A man shops for something he’s been wanting. He finds someone selling it, exactly what he’s been looking for. They’re local and will meet him somewhere or even deliver the item to his place, for an extra fee. He decides to go to the seller, so he can save a little money. When he arrives, the salesman takes his cash and shows him where the merchandise is. The man steps through a hotel room door pto find what he’s purchased.
A 15-year-old girl, who’s being forced into having sex with men like him.
This is a hypothetical situation of a real crime. That girl, and others like her, has a name: human trafficking, and it happens between 200,000 to 800,000 times in the U.S. a year, lecturer Keith Owens said. May be not in this exact way, but the result is the same: a human being is forced to do something against their will.
The backgrounds of those pulled into human trafficking vary. They can come from high income homes with supportive families or low income homes with dysfunctional families and no fathers, Owens said. Traffickers force people into human trafficking in a number of ways. The most common is through the internet.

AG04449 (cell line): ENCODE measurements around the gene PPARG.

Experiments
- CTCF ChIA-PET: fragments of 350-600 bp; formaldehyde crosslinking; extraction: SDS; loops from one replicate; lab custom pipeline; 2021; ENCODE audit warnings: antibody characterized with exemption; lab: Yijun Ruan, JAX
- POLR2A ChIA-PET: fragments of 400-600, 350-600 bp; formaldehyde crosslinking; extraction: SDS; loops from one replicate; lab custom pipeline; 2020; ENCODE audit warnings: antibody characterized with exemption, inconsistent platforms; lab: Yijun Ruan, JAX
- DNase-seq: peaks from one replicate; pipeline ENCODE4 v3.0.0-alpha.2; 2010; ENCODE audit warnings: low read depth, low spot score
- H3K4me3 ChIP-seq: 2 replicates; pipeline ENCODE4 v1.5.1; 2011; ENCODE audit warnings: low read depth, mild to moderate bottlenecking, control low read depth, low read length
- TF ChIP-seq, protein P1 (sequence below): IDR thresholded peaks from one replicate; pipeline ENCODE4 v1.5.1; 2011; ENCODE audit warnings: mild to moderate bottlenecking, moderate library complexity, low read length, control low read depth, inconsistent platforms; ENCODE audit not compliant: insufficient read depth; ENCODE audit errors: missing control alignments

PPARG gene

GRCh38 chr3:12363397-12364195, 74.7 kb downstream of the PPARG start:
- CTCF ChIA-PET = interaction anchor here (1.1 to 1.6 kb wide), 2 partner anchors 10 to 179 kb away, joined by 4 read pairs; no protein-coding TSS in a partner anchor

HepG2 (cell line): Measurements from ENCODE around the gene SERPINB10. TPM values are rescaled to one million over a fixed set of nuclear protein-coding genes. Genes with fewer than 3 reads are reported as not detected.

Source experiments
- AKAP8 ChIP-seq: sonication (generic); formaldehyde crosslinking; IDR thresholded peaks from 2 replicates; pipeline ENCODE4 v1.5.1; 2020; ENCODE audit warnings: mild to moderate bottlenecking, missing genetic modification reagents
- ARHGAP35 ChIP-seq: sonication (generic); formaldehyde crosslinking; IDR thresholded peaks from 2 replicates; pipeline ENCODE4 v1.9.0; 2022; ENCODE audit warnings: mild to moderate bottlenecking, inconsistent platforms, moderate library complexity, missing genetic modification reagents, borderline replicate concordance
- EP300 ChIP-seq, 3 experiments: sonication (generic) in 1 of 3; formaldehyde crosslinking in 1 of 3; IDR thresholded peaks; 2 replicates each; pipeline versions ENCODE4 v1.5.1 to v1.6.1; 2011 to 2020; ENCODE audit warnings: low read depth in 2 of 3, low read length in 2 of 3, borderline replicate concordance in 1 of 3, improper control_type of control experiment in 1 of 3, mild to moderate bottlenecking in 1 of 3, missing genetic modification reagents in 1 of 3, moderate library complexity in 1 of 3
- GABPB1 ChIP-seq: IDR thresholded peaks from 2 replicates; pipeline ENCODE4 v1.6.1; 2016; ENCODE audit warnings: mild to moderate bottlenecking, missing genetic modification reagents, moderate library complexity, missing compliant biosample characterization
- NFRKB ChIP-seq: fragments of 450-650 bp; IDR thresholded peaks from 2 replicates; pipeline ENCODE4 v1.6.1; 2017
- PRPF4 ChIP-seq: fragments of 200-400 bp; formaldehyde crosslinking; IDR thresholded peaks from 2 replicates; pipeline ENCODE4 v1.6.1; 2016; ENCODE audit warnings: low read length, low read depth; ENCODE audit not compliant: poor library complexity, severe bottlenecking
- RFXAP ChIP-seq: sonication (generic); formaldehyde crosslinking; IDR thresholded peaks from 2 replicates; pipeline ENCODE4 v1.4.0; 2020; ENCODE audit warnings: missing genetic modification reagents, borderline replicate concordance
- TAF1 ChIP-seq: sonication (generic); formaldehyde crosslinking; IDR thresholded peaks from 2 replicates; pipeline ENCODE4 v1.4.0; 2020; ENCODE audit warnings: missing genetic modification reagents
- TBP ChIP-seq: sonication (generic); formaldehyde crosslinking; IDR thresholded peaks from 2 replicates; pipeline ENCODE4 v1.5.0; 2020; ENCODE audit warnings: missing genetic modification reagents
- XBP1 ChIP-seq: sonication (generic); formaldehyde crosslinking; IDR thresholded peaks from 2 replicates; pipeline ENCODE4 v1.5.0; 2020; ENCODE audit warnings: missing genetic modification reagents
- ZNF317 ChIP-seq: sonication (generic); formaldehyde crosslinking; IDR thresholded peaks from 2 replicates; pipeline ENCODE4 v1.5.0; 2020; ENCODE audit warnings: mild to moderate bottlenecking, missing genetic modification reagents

Perpetrators will isolate teenagers, and Owens said they are very smooth talkers. They ask the juvenile for a meet and greet. The two become friends or enter into a romantic, even intimate relationship.
Once the trafficker gains the girl’s trust, they have an emotional bond and alliance.
“She doesn’t know she’s being groomed for another intended purpose,” Owens said.
He will ask her to do things for him with other people. At first, he will propose only one instance, but it doesn’t stop after that. He may take pictures of her dressed scantily for websites.
The complexity of trauma for each and every survivor of human trafficking is different and difficult, said Mary McCoy doctorate student and research assistant in the School of Social Work. Rehabilitation includes placing her back with her family, Owens said.